That meant that whoever managed to spell words correctly over the course of three more rounds would earn a share of the championship. And at the end of a dramatic Round 20, not a single speller had fallen. Each of the eight got to celebrate as they escaped the dreaded ding of the bell. Their winning words give a sense of the stunning breadth of word knowledge that they brought with them.
Rishik Gandhasri of San Jose, California, spelled auslaut (the final sound in a word or syllable). Erin Howard of Huntsville, Alabama, spelled erysipelas (an acute skin infection). Saketh Sundar of Clarksville, Maryland, spelled bougainvillea (a tropical woody vine with brilliant flowers). Shruthika Padhy of Cherry Hill, New Jersey, spelled aiguillette (a military shoulder cord). Sohum Sukhatankar of Dallas spelled pendeloque (a pear-shaped glass pendant). Abhijay Kodali of Flower Mound, Texas, spelled palama (webbing on the feet of aquatic birds). Christopher Serrao of Whitehouse Station, New Jersey, spelled cernuous (drooping, as a flower). And Rohan Raja of Irving, Texas, spelled odylic (relating to a hypothetical life force conceived in the 19th century). Cue the confetti.
These obscurities were no match for the elite eight, because they had all trained on the most diabolical words to be found in Webster’s Third. Before this year’s bee, Merriam-Webster released an analysis conducted with the language-learning app Babbel that identified the types of words most commonly misspelled at the Scripps Bee. About 48 percent have roots in the classical languages of Greek and Latin, while French and German supply the most frequently misspelled words among modern languages. Yet the eight co-champions were never fazed by any of these linguistic wellsprings, and indeed seemed to be on friendly terms with loanwords derived from Portuguese, Sanskrit, Korean, Irish, and a host of other languages.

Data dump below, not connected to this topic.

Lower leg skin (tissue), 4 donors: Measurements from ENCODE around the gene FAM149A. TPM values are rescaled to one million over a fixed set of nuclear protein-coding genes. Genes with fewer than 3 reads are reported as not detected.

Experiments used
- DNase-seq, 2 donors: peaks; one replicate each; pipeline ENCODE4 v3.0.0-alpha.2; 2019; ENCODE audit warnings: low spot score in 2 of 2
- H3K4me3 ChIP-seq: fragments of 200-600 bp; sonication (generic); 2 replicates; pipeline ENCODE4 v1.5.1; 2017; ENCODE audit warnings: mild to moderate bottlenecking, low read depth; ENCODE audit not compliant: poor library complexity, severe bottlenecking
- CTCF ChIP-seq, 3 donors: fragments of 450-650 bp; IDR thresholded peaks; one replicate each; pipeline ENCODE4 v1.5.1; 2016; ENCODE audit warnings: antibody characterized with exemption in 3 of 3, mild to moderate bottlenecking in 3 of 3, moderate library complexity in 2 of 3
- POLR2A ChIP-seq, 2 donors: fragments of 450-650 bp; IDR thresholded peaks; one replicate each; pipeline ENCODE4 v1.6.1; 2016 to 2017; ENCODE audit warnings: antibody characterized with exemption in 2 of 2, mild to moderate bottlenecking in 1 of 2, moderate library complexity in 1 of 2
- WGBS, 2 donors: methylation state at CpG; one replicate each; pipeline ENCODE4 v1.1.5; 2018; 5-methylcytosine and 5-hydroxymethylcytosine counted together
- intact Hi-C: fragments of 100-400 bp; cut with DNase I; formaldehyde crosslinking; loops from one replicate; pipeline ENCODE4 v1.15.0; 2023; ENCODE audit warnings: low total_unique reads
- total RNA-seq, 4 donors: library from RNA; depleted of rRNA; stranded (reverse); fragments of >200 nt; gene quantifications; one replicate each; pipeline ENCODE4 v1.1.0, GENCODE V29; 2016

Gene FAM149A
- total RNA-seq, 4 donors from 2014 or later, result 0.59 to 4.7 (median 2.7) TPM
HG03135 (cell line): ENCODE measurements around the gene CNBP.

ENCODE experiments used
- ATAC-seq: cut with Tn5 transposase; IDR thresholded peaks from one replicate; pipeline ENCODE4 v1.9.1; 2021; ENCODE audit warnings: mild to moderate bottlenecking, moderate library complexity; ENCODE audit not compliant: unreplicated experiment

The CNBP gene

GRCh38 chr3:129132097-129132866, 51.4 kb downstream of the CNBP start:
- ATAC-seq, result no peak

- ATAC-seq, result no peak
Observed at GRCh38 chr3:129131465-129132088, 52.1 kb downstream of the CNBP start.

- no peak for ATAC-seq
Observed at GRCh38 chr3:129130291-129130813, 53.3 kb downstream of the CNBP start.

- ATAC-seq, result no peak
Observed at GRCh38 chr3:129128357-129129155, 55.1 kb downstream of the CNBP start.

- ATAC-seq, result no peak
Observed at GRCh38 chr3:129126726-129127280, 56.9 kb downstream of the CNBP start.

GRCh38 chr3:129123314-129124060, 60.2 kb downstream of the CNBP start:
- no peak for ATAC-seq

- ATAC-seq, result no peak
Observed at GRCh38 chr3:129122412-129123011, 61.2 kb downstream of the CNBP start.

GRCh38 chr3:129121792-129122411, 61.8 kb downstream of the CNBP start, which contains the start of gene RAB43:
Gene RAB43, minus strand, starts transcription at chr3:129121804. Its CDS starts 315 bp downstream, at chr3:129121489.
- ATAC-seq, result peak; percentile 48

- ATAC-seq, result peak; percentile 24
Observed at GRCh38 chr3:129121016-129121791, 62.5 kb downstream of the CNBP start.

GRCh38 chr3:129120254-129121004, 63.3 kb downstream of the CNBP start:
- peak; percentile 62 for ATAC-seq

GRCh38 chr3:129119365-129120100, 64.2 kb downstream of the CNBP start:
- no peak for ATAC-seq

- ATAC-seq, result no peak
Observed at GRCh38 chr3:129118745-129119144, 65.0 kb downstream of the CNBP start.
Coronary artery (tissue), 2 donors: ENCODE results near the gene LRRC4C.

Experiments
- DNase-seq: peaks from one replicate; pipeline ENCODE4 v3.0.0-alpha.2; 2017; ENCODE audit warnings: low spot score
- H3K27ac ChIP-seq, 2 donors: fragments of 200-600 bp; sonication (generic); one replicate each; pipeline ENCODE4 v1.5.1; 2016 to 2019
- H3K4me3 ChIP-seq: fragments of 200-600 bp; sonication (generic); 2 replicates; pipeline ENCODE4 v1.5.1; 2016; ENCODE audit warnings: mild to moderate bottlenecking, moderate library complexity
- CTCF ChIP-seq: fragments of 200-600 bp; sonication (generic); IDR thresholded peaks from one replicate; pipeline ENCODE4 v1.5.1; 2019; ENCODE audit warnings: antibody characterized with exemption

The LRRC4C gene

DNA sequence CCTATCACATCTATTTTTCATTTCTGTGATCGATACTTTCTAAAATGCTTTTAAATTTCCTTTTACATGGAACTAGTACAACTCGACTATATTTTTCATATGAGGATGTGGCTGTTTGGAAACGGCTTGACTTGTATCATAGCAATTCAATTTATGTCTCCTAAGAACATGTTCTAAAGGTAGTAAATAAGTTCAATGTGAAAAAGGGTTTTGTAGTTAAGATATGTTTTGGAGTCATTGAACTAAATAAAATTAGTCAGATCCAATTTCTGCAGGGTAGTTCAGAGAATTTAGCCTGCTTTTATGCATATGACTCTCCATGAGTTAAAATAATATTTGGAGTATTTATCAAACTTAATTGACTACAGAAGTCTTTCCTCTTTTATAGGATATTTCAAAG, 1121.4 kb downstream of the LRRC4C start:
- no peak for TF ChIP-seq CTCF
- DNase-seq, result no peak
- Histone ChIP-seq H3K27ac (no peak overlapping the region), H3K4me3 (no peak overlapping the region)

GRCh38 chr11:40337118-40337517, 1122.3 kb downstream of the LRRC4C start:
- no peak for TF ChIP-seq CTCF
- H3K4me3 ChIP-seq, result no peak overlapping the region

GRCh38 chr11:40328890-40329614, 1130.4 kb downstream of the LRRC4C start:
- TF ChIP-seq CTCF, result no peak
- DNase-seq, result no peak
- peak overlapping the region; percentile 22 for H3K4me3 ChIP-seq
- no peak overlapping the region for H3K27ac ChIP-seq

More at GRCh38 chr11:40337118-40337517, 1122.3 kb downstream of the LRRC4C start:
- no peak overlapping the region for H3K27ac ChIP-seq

As documented in Breaking the Bee, as well as in Shalini Shankar’s new book, Beeline, the training regimen of these elite spellers allows them to zero in on the words that they need to know in order to succeed at both the regional and national levels of the bee. Most of the top competitors have personal coaches, and six out of the eight co-champs used study materials from SpellPundit, a company started by the Dasari family of Spring, Texas. Shobha Dasari, a high-school senior now headed to Stanford, and her younger brother, Shourav, are both recent Scripps finalists. As Shobha told the AP, “It’s all the spellers’ hard work. We just give them the words.”
It’s no wonder that at the end of the evening, the Scripps Twitter account broke the news of the eight-way tie as “Dictionary loses.” (Merriam-Webster followed up: “The Dictionary concedes and adds that it is SO. PROUD.”) But now that the Octochamps have soundly defeated the dictionary, what’s next? Scripps might try to rejigger the rules again, but it’s clear that the bee will never be the same.